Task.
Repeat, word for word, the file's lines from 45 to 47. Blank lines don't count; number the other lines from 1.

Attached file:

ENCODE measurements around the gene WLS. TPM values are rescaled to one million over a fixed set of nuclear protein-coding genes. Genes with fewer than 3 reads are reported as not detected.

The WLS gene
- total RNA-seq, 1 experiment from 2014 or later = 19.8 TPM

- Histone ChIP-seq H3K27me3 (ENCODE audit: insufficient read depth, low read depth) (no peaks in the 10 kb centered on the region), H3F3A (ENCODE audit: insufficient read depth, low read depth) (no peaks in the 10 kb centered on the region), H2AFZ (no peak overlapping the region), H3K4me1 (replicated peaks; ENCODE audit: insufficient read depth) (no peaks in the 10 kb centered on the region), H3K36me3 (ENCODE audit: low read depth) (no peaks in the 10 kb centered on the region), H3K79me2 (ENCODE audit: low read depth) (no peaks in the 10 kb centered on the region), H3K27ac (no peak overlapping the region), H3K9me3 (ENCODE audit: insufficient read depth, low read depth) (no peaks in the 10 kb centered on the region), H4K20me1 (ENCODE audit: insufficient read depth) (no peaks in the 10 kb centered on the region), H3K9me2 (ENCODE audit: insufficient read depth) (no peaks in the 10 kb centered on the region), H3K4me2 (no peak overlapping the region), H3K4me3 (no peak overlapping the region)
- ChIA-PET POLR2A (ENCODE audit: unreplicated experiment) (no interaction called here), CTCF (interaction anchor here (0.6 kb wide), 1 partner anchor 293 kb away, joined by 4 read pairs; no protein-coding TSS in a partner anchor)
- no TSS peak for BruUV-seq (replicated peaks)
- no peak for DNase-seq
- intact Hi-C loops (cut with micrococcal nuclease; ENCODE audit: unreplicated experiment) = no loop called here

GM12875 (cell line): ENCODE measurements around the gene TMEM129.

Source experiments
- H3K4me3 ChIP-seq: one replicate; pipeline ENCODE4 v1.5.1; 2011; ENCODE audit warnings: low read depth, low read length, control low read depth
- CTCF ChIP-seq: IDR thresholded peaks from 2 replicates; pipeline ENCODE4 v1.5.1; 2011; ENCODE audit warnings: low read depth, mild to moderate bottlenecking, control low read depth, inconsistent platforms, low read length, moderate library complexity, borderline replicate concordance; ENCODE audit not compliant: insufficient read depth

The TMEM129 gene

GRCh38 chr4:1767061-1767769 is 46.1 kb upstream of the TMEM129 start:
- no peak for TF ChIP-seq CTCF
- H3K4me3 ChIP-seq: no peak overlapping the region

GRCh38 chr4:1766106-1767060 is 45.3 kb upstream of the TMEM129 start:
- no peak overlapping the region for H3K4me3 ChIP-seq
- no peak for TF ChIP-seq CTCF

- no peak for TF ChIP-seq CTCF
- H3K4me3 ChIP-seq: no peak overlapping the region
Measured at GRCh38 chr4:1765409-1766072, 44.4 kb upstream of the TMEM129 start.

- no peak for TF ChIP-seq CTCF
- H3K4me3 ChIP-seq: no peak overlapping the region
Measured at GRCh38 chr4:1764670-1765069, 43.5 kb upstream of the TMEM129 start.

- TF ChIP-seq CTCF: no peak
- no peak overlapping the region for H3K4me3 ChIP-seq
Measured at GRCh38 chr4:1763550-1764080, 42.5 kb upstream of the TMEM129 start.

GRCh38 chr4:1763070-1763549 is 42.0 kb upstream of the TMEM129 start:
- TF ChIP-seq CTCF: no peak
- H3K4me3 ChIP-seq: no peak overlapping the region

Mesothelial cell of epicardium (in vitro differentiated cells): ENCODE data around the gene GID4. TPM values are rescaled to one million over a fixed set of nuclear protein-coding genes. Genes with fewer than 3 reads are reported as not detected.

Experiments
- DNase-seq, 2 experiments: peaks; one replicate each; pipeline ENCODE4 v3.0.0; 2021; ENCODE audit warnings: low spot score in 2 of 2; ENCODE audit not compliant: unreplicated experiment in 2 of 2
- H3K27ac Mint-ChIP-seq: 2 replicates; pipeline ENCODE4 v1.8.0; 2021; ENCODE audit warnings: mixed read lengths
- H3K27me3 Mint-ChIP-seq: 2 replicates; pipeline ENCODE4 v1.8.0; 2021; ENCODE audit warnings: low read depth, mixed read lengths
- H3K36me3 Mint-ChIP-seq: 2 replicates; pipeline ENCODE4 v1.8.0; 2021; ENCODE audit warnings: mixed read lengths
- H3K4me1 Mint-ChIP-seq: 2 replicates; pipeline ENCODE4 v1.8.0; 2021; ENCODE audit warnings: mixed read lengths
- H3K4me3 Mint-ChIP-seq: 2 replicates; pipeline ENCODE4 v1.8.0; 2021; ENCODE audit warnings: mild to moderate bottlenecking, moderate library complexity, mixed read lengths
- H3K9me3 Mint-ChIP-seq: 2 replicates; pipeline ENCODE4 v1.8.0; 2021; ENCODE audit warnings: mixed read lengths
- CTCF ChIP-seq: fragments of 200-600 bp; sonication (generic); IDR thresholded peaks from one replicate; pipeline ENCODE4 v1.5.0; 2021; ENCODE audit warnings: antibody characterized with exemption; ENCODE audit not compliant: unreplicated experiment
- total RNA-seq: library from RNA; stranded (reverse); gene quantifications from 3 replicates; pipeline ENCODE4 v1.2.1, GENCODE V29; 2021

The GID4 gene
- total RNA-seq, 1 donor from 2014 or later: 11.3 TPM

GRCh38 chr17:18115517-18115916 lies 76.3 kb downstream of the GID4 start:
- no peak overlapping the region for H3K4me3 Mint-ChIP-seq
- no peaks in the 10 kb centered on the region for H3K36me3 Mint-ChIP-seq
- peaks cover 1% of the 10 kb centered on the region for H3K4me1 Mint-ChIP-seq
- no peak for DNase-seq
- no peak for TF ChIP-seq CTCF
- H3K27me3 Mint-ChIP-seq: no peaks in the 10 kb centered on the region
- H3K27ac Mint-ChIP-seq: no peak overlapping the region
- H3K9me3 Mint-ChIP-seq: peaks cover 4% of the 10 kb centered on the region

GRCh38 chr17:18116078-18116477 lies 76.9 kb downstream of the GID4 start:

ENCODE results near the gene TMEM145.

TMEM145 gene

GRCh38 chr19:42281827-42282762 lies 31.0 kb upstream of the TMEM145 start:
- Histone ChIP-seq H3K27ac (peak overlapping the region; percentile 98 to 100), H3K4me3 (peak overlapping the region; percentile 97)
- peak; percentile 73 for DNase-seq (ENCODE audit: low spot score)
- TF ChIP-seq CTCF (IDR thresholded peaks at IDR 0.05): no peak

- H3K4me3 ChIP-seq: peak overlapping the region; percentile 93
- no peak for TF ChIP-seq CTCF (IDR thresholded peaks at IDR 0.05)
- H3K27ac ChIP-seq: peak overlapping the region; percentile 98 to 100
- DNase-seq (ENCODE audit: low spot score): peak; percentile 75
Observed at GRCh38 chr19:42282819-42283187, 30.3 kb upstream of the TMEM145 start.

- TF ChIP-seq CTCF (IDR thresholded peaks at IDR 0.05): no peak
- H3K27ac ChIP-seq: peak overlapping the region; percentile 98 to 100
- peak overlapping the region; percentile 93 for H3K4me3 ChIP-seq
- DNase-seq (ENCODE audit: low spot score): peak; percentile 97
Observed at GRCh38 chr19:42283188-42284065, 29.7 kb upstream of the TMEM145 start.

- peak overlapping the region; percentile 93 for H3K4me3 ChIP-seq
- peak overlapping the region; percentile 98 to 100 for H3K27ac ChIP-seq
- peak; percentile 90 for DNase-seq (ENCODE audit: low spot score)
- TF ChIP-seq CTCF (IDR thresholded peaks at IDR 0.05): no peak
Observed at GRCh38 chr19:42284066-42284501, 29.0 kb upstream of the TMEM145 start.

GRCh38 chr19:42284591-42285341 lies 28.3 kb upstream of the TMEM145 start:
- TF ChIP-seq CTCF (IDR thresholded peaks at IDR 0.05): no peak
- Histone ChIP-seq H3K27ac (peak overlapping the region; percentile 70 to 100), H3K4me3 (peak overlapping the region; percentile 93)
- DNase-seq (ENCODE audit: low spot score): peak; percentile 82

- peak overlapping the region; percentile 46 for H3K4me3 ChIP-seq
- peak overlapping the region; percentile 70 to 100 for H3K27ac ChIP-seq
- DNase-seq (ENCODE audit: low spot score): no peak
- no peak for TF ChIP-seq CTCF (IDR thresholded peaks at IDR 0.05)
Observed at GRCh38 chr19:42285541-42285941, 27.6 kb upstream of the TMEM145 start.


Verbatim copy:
GRCh38 chr17:18115517-18115916 lies 76.3 kb downstream of the GID4 start:
- no peak overlapping the region for H3K4me3 Mint-ChIP-seq
- no peaks in the 10 kb centered on the region for H3K36me3 Mint-ChIP-seq